Movie Review: Black Panther Is As Bad As You Think

In social setting last night I ended up seeing Marvel Studios’ Black Panther movie. Much has been made of the fact that this is the first Marvel film to focus on a superhero of colour. The film has received universal acclaim from film critics with review aggregator Rotten Tomoatoes giving it a 98% rating and Metacritic giving it a score 87 out of 100. It has been labelled by some critics to be the best film set in the Marvel Cinematic Universe.

For those who have become used to Hollywood making films for the sake of diversity and to push social justice causes the release of Black Panther with the novelty of a black superhero made many of us roll our eyes. Since many of us are accused of passing judgement on a film without seeing it I didn’t mind seeing Black Panther so I could do a proper review of it.

It is safe to say that Black Panther is as bad as you would believe it to be. Rather than just be a superhero film which has black characters it cannot help but preach a black power message and portray that the reason black people are held back is because of the evil white colonizers and oppressors. After all it wouldn’t be a Hollywood film without some anti-white racism.

Despite it being set in an African nation English is the language spoken 90% of the time and most of the cast are either American or British putting on African accents.

The film is set in the fictional African nation Wakanda ruled by an absolute monarch which has managed to become extremely wealthy and technologically advanced due to having the benefit of an alien metal called Vibranium. However to protect Wakanda from the outside world (ie. from being looted by the evil white people and corporations) it poses as third world African nation.

WARNING: SPOILER ALERT

The main character in the film is T’Challa who is crowned the Black Panther after his father is murdered by a white terrorist Ulysses Klaue who has previously taken Vibranium from Wakanda and believes the “savages” do not deserve the metal (he is South African of course). The crowning ceremony is used as an opportunity for the filmmaker to display the richness of African culture and their rituals.

After T’Challa’s crowing his love interest Nakia discusses with him the idea of using Vibranium to help the rest of their African brothers and sisters escape extreme poverty. However the first priority of the new Black Panther is apprehending Klaue who is meeting the CIA in South Korea to sell a stolen Wakanda artifact. He plans to bring him back to Wakanda stand trial.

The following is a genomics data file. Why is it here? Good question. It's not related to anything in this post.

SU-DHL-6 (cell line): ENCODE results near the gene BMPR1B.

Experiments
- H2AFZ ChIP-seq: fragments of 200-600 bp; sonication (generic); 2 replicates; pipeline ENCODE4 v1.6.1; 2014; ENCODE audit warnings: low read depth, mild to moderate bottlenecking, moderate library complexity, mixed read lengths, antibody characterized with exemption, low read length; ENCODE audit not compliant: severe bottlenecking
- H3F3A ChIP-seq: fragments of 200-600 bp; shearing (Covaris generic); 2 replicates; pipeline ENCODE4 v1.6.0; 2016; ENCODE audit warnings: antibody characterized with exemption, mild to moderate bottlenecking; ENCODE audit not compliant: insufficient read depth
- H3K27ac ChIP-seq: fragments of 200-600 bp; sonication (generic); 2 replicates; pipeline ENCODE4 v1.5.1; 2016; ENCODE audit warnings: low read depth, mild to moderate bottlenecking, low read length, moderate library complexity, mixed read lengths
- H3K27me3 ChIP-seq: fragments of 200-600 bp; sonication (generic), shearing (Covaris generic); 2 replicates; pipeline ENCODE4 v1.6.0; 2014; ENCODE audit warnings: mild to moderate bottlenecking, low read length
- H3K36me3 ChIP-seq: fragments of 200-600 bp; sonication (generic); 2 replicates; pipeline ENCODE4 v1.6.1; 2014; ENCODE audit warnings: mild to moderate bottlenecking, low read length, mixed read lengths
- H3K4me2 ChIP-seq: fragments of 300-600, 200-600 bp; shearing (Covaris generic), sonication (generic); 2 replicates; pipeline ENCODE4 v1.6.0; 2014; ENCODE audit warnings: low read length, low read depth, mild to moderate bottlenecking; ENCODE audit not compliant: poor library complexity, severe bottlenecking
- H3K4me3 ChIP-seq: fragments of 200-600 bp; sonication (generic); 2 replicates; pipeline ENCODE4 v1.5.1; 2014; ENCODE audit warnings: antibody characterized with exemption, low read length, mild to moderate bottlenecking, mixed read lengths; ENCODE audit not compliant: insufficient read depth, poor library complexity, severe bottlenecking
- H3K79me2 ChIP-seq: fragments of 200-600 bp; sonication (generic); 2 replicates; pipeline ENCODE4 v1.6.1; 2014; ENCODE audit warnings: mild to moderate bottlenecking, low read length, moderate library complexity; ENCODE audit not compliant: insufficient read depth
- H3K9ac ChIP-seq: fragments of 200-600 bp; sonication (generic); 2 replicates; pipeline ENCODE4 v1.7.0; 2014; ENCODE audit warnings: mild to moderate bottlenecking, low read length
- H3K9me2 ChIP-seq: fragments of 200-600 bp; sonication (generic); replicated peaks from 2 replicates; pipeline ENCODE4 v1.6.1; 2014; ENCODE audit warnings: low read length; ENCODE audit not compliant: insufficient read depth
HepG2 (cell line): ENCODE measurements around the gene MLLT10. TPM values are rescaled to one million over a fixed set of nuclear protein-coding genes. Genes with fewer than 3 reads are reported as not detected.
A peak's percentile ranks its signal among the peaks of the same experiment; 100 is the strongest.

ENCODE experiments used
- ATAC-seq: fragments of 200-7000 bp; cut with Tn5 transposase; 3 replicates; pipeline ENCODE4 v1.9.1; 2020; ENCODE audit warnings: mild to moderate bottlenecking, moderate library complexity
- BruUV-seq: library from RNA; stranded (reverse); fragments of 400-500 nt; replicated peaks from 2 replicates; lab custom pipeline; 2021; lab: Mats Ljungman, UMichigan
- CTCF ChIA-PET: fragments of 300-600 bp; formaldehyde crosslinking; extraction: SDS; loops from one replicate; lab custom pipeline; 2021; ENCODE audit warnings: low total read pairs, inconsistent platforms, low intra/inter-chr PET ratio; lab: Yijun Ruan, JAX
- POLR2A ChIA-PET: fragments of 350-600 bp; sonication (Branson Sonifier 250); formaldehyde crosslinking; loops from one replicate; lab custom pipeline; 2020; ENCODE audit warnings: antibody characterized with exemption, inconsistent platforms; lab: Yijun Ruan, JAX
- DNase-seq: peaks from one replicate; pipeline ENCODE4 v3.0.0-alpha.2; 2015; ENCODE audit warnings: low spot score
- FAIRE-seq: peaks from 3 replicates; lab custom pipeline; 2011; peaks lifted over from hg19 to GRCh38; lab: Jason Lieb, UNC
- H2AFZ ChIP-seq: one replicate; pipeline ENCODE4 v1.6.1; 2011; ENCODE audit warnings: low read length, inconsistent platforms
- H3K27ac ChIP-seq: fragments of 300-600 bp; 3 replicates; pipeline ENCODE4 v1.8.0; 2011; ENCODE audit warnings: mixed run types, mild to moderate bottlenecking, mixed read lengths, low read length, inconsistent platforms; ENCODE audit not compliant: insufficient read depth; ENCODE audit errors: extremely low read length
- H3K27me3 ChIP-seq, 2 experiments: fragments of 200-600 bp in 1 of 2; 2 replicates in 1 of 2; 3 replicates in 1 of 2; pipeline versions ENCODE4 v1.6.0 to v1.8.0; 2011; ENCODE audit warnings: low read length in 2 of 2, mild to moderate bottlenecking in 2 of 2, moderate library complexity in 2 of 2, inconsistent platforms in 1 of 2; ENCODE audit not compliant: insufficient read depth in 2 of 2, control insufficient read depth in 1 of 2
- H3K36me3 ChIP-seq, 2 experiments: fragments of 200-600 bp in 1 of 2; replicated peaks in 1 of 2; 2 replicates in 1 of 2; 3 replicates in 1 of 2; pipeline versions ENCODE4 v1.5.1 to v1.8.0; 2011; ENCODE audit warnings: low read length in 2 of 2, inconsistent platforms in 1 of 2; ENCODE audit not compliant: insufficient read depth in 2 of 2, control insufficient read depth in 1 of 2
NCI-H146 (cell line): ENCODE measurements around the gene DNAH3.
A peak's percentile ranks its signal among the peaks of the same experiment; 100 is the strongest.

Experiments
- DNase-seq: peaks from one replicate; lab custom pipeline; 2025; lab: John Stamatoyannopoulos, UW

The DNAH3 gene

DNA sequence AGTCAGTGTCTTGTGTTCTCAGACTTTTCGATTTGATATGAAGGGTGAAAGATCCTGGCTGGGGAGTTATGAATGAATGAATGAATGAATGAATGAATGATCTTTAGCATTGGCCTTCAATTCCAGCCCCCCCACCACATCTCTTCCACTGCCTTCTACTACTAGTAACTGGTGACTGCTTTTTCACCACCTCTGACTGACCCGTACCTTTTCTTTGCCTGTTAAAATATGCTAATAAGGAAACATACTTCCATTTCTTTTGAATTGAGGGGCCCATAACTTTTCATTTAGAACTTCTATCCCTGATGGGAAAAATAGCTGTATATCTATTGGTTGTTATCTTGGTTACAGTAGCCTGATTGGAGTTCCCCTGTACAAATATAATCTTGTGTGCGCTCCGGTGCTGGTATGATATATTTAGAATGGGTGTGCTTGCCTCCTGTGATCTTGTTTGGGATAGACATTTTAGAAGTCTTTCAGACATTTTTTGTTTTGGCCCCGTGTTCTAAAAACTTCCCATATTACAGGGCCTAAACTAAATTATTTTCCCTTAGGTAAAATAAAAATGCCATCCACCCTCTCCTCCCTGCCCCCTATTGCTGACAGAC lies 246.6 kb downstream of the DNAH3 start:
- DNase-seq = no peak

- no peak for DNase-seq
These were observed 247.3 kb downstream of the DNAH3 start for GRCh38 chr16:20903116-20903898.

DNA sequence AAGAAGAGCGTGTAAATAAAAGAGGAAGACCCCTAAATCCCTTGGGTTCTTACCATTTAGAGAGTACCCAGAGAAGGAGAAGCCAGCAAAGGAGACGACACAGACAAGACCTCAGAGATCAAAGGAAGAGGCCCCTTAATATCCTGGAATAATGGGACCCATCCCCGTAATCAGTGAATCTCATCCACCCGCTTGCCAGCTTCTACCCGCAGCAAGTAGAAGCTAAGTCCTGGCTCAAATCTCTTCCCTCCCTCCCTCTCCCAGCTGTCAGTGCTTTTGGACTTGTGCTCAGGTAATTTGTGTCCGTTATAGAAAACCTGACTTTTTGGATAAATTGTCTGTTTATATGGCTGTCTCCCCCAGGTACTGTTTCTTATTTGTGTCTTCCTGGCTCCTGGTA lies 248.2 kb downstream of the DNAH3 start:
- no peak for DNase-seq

However Klaue escapes CIA custody who are upset that Wakanda appears to be hiding its Vibranium riches. T’Challa arrives back in Wakanda empty handed but brings CIA agent Everett Ross who they heel from a bullet wound with Vibranium, he is labelled a colonizer by T’Challa sister Shuri, throughout the move there are a heap of lame jokes in the exchanges between T’Challa and Shuri.

Klaue ends up being killed by one of his henchmen Erik Stevens who when he presents the dead body in Wakanda reveals himself to be N’Jadaka the son of the the former Black Panther’s brother N’Jobu. N’Jobu was killed by the previous Black Panther because when on assignment in America in 1992 he wanted to use Vibranium to help underprivileged and oppressed black people in that nation. 

N’Jobu challenges T’Challa for the crown and wins and wants to send Vibranium weapons to oppressed black people all around the world to rise up and kill their white oppresses. The conclusion of the film is a final battle between the two cousins about the future of Wakanda. To the film’s credit it does portray the murdering of white people for their supposed oppression of blacks as extreme and hence doesn’t go full black panther to use the term literally.

But the lesson that T’Challa learns at the end of the film is that it was wrong  for Wakanda to keep its Vibranium riches a secret and makes a speech to United Nations outlining the new humanitarian program the nation will run. His first action is establishes an outreach center for black youth in Oakland, California.

Being a superhero movie it is eager to use as many action special effects as possible which don’t add much to the plot but are just there to wow the audience. It is also similar to other Marvel films is that in tries not to just be an action film but engage in deep philosophical matters.

But overall Black Panther is a cringeworthy appeal to black solidarity that implies that they are held back not because of the failings of their governments but because of their lack access to technologically and of course because the white man doesn’t value them as their equal.

Although the film was enough to keep be engaged in the plot (albeit for the wrong reasons) it is more of the same social justice globalist propaganda we have come to expect from Hollywood.

My rating: two stars.

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